Started from the bottom...


 

So how did Leicester do it?

Bottom of the table in December 2014, top of the premier league and Champions for 15/16.

Here’s a run down on some of the key game changers that have lead to their success:

Moneyball

If you have seen the movie then you will know this was all about signing the most efficient players.

Stats over Instinct

In football, most people think that moneyball simply does’t work the same as it does in baseball.

The game is much more fluid and unpredictable, where every player on the pitch will be moving (GK are exceptions) as apposed to baseball which is almost a static sport.

Stats, it is argued, simply don’t hold as much value because they don’t consider the tactical side of organisation, shape and set-up play.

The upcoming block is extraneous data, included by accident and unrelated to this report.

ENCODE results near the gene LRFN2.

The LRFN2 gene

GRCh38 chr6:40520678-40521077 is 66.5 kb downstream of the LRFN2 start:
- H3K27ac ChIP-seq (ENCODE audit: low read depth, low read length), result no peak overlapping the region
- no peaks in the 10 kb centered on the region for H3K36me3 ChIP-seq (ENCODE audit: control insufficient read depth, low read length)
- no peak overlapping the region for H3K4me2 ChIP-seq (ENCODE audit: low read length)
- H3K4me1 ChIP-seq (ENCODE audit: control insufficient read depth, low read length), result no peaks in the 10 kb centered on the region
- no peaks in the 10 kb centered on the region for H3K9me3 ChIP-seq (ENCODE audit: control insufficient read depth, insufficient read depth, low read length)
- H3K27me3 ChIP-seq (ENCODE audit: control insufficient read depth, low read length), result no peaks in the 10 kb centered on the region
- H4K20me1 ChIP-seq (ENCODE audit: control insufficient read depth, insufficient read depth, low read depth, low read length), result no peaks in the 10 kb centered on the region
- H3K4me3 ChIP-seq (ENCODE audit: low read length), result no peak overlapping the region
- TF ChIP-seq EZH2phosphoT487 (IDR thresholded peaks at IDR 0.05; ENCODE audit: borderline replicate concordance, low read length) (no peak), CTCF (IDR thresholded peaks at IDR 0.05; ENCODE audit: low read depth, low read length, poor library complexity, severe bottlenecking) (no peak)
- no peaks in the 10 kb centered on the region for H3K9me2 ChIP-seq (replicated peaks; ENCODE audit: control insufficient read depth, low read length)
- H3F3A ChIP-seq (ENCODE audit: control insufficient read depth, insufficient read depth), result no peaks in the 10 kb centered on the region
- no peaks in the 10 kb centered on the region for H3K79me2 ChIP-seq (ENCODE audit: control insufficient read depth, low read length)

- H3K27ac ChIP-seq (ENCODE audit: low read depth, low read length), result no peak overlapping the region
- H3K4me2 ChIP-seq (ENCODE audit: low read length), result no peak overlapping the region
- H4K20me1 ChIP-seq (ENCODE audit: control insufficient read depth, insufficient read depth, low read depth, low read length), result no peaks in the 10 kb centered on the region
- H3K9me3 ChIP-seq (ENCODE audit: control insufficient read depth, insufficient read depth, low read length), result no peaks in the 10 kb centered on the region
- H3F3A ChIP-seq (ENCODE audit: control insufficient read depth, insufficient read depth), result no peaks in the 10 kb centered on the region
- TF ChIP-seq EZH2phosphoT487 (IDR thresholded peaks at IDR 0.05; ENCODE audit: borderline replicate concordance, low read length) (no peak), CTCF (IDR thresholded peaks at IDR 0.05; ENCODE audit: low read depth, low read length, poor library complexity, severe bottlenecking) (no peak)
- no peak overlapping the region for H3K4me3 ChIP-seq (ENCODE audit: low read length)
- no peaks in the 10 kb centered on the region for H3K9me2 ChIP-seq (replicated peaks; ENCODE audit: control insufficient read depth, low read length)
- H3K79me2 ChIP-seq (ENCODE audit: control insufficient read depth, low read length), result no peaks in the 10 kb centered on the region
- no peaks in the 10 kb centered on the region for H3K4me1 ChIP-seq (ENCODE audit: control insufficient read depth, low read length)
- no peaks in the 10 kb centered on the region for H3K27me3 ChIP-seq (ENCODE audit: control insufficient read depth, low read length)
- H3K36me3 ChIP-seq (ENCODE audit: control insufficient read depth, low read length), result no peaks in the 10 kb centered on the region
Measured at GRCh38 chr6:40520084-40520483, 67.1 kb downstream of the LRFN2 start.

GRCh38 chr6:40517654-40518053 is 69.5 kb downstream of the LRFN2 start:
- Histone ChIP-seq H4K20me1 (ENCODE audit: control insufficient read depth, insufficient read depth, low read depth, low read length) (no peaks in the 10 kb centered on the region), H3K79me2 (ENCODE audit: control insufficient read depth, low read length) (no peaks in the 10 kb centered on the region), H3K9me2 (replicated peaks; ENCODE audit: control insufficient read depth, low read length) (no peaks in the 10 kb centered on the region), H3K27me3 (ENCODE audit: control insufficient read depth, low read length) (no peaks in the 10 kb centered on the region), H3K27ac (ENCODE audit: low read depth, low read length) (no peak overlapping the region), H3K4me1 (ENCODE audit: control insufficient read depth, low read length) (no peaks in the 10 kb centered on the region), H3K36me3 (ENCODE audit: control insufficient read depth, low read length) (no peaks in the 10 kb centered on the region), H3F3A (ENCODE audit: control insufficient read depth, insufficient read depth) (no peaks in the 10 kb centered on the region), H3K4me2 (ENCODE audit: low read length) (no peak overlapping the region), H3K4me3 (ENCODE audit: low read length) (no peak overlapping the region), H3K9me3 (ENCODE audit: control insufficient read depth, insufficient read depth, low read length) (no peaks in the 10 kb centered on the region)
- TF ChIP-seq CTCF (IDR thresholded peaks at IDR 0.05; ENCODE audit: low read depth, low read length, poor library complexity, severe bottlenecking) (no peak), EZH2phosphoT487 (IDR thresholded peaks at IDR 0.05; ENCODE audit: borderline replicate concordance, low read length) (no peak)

Leicester are a moneyball team

With a net spend last season of £30.72 million, the team that won the league were the most effective buyers in the whole division. with a cost per victory of £2.13m.

Compare that to:

Arsenal  £11.17m

Man U     £19.54m

 Man C     £20.46m

Chelsea   £24.63m

Leicester know how to buy players at a low market price, and get the best results out of their players.

N'golo Kanté

Cost the club £6.75m, for that outlay they got themselves a player that made 218 tackles during the season, almost double any player at Arsenal and Man U, and higher than any Man C and Chelsea player. 

Kanté is an energetic menace. A player that runs and harasses players into mistakes. He is a nightmare for any opponent and will surely be targeted by one if not many top European clubs this summer.

Effective, and cheap

Riyad Mahrez

Cost £400,000, that was all that was needed for last seasons star premier league performer. That’s 17 goals, and 11 assists, and the MVP award.

In his first season, he was far less productive, and clearly settling into a new lifestyle and culture played a big part in that form. 

Now that he has his feet firmly on the ground, his talent has become so powerful, he will be commanding a fee of up to £40m from any suitors.

Increased in value 100x